Epilepsy is a common neurological disorder that affects 2.7 million people in the United States, making it one of the most common disorders of the nervous system - impacting people of all ages, races and ethnic backgrounds.
A seizure is generated by abnormal electrical discharges from brain cells, a kind of misfiring that disrupts normal function, producing anything from a change in a person's consciousness to uncontrolled movements and/or sensations. Epilepsy is a condition characterized by recurring seizures.
The disease remains a mystery to scientists in many ways, although many strides have been made in recent years, as new antiepileptic medications have become available and advanced brain imaging technologies have brought new hope to many.
There are many potential causes of epilepsy. Tumors, strokes and brain damage from illness or injury can all cause epilepsy. There are genetic causes of epilepsy as well. In some cases, however, the source of the disorder is not understood.
There are many different types of seizures, and people with epilepsy may experience one or more types. The kind of seizure a person has depends on which part and how much of the brain is affected by the electrical disturbance that produces seizures.
Seizures are generally divided into two different types. There are generalized seizures and partial seizures. A generalized seizure occurs when a burst of electrical energy sweeps through the whole brain at once, causing a loss of consciousness, falls, convulsions (also called "tonic clonic seizures") or muscle spasms.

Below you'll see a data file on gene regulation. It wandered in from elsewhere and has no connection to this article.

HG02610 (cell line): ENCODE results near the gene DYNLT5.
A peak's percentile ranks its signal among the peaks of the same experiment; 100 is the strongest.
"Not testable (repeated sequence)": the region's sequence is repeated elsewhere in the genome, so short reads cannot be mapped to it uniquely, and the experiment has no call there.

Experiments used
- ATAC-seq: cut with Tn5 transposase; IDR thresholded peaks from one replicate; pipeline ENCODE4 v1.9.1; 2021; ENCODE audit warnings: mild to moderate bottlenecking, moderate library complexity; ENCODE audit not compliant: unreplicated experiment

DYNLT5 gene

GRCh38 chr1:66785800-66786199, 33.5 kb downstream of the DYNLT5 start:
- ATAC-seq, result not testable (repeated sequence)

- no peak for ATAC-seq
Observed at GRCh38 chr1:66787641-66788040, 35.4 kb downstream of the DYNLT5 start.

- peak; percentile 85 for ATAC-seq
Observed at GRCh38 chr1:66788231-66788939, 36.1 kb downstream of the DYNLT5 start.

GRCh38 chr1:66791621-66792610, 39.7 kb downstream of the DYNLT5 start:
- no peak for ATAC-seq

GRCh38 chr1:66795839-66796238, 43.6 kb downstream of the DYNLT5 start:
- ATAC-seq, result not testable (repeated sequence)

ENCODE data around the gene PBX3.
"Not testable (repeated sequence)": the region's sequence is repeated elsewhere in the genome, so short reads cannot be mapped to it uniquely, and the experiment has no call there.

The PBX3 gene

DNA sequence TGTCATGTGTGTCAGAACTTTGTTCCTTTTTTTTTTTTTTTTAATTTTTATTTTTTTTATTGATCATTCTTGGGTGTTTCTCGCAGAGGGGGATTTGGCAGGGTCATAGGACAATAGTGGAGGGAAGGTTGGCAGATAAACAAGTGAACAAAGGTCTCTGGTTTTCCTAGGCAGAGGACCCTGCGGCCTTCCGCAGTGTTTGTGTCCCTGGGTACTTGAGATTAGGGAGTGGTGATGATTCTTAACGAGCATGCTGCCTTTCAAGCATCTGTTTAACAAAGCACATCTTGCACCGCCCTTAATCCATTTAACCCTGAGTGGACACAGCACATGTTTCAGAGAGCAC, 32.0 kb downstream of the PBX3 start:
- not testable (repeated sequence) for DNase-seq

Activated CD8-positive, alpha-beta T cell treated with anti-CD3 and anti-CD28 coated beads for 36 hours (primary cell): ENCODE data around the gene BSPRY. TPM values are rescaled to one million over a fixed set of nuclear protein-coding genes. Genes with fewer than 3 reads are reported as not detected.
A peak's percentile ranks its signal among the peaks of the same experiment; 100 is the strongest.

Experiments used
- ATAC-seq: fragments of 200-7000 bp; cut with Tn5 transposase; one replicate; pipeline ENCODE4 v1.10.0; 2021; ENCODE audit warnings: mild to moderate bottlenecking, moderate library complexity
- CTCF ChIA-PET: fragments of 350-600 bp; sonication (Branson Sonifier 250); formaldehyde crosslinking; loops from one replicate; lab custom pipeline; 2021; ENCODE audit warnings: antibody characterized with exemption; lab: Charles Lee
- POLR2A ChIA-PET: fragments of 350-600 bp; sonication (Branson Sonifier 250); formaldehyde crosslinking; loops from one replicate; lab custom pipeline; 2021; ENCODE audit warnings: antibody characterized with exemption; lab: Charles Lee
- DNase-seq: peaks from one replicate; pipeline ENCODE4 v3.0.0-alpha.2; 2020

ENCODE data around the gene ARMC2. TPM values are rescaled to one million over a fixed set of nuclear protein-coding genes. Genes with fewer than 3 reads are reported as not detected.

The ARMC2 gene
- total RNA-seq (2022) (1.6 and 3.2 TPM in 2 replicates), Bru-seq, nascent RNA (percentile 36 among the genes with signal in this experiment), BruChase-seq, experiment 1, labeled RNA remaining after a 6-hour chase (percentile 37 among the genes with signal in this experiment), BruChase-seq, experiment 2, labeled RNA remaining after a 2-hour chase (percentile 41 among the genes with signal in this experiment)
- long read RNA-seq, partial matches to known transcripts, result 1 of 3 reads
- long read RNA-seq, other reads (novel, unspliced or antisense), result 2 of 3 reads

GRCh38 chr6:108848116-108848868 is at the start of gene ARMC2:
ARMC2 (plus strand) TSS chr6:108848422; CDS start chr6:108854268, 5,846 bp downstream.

Often people with seizures describe a warning or a change in feeling or movement at the beginning of the seizure. The warning is sometimes called an aura and is a partial seizure. The following explains the terminology and describes more specifically the different kinds of seizures.
Focal seizures take place when abnormal electrical brain function occurs in one or more areas on one side of the brain. Focal seizures may also be called partial seizures. With focal seizures, particularly with complex focal seizures, a person may experience an aura before the seizure occurs. An aura is a strange feeling, either consisting of visual changes, hearing abnormalities or changes in the sense of smell. Two types of focal seizures include the following:
Generalized seizures involve both sides of the brain. There is loss of consciousness after the seizure occurs. Types of generalized seizures include the following:
The BWH Bromfield Epilepsy Program has extensive experience in identifying and treating non-epileptic seizures. The symptoms of the two conditions are very similar. As with epileptic seizures, those who experience a non-epileptic seizure experience a variety of similar abnormal movements, such as falling or shaking, unconsciousness, or other symptoms. Due to the similar symptoms, physicians will often use medications designed to treat epilepsy to treat non-epileptic seizures. This is usually ineffective and may even increase the frequency of these non-epileptic seizures. The multidisciplinary team at the BWH Bromfield Epilepsy Program, however, can use the video EEG monitoring program to safely investigate the possibility that a patient is experiencing non-epileptic seizures and adjust their treatment accordingly, thereby improving their quality of life.
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